One man, Kumarajiva, is responsible for revolutionizing Chinese Buddhism. He lived from 334 to 413 CE during China's Sixteen Kingdoms Era, and was tasked by the Later Qin emperor with translating key Buddhist texts into Chinese from Sanskrit. This is harder than mere literal translation. Sanskrit and Chinese are very different, linguistically, and Kumarajiva complained that the translation work was like having to eat rice after someone else had already chewed it!
Kumarajiva was able to translate many key Buddhist texts. In China today, millions of Chinese speak the words of Kumarajiva every day.
A person of the Moche culture would likely have used this pot to hold kernels close to a fire. Circa 200 - 600 CE. During this period, ceramic pots with handles for roasting corn were used more or less throughout Peru, but especially in the north.
Disney's Mulan May Have Been Historically Inaccurate
Historians are unsure whether the Huns, the ones who helped end the Roman Empire, ever invaded China. That's because its unclear if the Huns are the western name for the Xiongnu, a nomadic people from Mongolia who are found in Chinese records, or if the Huns were a nomadic people from central Asia or Iran.
Archaeologists in the ancient city of Nakum in northeastern Guatemala recently made a big discovery. Beneath a vast ritual platform dating from around 100 BCE to 300 CE they discovered a foot-long, barrel-shaped ceramic tube with covers at each end. It is nearly identical to wooden beehives still made from hollow logs by Maya living in the region today. Their discovery is the only known Maya beehive. Since most beehives would probably have been wooden, they probably would not have survived.
Morocco -- and indeed, all of northern Africa -- used to be considered part of the European cultural world. The region, then called Mauretania, was colonized by Phoenicians, then Phoenicia's descendent Carthage. After the Punic Wars there were a number of independent kingdoms in the region. They were weak, and the later ones were client-kings for Rome. Mauretania was eventually officially annexed by the Roman Empire in 46 CE and made a province. The region was conquered by the Vandals in the 400s CE, along with Spain. The whole time, Mauretania and its Berber tribes were considered the very edge of European culture, but European nonetheless.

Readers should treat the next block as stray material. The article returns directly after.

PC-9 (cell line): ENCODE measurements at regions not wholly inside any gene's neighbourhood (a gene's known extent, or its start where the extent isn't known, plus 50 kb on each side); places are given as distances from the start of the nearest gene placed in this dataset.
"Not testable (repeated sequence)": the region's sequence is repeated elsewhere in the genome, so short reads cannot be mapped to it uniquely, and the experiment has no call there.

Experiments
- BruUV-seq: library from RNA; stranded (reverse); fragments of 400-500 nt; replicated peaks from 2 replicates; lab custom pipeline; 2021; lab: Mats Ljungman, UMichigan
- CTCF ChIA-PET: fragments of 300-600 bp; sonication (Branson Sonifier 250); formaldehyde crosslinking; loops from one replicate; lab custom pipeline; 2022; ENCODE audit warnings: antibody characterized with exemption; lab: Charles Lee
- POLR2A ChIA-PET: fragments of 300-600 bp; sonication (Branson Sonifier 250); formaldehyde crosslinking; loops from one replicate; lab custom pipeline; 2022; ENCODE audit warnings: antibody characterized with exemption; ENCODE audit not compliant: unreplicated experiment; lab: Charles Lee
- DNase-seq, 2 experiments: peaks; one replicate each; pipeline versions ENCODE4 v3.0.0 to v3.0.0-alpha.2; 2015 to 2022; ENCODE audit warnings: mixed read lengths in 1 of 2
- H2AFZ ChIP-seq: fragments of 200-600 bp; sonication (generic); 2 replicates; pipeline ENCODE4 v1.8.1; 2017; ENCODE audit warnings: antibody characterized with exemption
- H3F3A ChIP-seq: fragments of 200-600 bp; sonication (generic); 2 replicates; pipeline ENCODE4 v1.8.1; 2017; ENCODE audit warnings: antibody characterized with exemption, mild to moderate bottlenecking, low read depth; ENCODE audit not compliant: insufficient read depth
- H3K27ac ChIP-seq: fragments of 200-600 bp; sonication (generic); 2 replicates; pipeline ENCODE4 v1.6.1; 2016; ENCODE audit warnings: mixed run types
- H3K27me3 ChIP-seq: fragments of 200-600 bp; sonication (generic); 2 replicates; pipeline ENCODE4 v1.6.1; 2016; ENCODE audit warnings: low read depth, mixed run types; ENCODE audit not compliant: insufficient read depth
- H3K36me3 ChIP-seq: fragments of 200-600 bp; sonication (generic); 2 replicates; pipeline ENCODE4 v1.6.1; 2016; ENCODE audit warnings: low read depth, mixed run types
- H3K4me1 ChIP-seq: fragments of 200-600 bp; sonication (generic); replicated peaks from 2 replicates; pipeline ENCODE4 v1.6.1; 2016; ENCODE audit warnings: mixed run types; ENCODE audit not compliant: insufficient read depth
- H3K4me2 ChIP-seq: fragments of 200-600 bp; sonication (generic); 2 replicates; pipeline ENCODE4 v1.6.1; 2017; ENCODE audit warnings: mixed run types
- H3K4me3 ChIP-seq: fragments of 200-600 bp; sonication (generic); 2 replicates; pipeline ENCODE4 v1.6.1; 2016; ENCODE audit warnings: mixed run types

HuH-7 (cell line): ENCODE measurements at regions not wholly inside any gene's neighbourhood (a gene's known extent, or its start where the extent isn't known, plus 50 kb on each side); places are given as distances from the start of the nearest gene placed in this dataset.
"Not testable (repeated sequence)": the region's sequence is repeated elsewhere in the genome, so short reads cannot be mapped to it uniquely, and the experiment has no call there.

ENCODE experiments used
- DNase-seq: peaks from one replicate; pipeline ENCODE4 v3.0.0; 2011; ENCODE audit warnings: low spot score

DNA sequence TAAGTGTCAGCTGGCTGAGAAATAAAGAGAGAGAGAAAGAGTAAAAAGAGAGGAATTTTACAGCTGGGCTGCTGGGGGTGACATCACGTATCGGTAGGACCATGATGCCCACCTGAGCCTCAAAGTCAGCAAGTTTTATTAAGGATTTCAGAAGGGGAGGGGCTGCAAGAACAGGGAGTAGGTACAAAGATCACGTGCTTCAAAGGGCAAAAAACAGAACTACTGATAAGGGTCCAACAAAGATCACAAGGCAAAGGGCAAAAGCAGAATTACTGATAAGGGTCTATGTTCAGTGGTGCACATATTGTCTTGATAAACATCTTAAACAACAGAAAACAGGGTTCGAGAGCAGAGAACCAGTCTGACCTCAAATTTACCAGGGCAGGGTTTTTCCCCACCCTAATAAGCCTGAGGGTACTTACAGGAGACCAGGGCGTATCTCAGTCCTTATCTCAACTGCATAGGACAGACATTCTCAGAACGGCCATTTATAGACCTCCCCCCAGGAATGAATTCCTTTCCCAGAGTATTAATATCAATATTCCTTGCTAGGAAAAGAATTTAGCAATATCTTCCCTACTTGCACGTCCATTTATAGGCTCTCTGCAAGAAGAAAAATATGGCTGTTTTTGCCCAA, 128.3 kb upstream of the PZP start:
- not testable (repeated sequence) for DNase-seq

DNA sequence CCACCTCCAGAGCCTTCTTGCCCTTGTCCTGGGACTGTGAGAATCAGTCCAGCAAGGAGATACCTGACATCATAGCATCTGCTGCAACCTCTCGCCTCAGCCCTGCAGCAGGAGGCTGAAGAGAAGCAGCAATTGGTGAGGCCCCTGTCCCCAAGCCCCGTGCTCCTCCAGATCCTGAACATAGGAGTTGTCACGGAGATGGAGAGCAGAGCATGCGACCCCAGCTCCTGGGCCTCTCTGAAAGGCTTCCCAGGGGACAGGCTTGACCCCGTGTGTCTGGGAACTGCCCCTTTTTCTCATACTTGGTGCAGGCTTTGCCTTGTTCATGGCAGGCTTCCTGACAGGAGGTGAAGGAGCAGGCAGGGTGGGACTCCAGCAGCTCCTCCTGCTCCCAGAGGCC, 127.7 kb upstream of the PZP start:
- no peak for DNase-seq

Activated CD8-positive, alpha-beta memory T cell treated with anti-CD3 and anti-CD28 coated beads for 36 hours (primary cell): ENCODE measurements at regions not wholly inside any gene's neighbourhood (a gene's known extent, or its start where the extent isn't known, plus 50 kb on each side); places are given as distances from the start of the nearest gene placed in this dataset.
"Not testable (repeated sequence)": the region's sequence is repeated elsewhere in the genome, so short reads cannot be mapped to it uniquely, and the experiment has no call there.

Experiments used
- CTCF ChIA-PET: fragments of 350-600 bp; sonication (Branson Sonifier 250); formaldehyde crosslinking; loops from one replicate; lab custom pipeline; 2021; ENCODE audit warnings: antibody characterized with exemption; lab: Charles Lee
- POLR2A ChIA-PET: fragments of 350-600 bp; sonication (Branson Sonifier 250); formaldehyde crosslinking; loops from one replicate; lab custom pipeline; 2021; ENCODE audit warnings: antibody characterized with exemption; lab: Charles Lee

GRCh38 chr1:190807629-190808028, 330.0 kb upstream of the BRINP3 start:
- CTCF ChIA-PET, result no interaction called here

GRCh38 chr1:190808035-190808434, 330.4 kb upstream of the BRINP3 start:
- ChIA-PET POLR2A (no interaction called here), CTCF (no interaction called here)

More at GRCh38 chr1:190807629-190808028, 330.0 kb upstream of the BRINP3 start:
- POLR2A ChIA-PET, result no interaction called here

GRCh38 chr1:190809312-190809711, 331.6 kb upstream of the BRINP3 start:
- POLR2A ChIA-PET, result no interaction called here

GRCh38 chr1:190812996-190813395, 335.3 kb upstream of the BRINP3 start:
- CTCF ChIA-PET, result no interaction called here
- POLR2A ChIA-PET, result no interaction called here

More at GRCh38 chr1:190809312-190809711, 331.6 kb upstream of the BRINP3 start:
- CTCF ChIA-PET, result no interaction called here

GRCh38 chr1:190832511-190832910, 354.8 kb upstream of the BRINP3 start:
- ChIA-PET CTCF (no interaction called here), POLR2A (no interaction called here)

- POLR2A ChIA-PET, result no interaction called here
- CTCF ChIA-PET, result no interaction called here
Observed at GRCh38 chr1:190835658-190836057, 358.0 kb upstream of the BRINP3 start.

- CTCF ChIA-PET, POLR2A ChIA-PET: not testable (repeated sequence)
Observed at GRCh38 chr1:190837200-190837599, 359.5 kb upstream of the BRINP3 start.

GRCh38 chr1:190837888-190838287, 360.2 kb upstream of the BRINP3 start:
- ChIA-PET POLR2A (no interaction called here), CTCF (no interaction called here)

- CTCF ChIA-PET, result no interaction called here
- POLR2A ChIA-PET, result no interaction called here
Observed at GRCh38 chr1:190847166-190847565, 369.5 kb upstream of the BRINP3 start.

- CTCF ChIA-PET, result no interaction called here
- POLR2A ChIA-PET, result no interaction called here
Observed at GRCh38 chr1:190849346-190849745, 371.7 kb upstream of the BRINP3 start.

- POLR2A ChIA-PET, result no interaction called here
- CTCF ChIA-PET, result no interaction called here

It was the Arabic Empire that changed the cultural makeup of Morocco. The region was conquered by Muslim Arabs around 685 CE and incorporated into the new Umayyad Caliphate, ruled from Damascus. Its native Berber tribes slowly converted to Islam. Ever since, the country has been considered part of the wider Middle East sphere.
This arch and the attached façade are the only remains of the once-great metropolis of Ctesiphon. Perched on the banks of the Tigris River, for eight hundred years, Ctesiphon reigned as the capital of first the Parthian and then the Sassanian Empire. But the city quickly declined after the Arabic conquests in the mid-600s CE, and was completely abandoned by the 700s. As new empires rose and fell, and the world moved on, Ctesiphon slowly crumbled into the desert.
Beowulf talks a lot about gold rings. It was so important that rings inspired a smash hit Wagner opera in the 1800s which in turn inspired JRR Tolkein's Lord of the Rings. Many gold neck and arm rings have been found in Scandanavia dating between 300 and 550 BCE. But after that? No rings. Furthermore, no such rings have been found in Anglo-Saxon England during the right time period: from 550 CE till the late Viking period, the last possible dating for Beowulf.
What does this all mean? It is archaeological evidence that Beowulf, the Old English epic, was first told in Scandinavia and somehow made its way to England.
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By Lillian Audette
This blog is a collection of the interesting, the weird, and sometimes the need-to-know about history, culled from around the internet. It has pictures, it has quotes, it occasionally has my own opinions on things. If you want to know more about anything posted, follow the link at the "source" on the bottom of each post. And if you really like my work, buy me a coffee or become a patron!